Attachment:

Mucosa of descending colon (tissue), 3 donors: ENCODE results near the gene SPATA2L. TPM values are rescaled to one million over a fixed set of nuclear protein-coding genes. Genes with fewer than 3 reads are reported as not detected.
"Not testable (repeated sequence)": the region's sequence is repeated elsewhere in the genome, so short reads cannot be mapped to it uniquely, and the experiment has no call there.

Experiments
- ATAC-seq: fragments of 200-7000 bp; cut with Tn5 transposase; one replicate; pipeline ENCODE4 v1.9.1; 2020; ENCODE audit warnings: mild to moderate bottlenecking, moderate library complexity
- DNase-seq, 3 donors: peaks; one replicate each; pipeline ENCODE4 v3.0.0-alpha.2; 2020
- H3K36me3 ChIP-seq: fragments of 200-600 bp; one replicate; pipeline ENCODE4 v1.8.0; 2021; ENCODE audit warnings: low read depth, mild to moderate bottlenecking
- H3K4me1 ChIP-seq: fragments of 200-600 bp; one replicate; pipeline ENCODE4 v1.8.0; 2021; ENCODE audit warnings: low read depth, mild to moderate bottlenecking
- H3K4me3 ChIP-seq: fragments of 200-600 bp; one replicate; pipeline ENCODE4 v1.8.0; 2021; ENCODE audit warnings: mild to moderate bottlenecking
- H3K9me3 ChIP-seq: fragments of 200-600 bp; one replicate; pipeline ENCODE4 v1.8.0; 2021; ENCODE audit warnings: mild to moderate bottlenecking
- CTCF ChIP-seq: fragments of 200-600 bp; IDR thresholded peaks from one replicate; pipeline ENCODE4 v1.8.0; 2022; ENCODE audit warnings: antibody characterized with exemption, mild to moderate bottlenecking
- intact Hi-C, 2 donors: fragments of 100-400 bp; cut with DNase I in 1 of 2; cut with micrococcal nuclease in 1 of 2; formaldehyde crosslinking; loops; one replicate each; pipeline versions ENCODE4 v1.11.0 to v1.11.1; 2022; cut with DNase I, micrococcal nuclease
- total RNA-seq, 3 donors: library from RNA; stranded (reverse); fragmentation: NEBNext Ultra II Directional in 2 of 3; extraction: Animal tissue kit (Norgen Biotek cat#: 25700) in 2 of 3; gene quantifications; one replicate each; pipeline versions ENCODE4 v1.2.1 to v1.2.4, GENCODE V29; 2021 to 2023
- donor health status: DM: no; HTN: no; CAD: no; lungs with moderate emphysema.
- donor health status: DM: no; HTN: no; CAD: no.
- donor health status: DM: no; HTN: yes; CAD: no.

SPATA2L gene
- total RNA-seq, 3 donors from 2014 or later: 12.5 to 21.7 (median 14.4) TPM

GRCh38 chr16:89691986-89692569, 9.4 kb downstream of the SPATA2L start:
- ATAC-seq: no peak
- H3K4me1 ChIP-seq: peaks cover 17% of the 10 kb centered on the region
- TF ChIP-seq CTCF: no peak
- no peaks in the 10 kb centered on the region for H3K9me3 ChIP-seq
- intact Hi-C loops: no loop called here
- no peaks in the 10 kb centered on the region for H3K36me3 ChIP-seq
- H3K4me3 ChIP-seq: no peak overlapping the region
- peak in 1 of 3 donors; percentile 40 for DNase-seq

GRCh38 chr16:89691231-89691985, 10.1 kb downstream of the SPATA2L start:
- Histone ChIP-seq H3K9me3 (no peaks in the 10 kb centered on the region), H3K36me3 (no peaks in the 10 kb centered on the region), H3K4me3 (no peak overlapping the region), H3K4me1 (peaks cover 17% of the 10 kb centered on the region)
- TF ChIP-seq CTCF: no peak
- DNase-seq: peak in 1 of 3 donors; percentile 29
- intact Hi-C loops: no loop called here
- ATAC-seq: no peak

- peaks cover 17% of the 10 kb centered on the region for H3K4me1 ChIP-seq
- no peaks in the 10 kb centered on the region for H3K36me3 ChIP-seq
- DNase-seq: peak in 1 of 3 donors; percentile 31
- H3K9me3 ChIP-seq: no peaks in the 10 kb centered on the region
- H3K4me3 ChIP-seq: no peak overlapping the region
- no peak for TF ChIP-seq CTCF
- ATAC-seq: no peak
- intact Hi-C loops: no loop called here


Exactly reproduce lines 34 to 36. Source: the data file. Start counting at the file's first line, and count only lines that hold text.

- no peaks in the 10 kb centered on the region for H3K36me3 ChIP-seq
- DNase-seq: peak in 1 of 3 donors; percentile 31
- H3K9me3 ChIP-seq: no peaks in the 10 kb centered on the region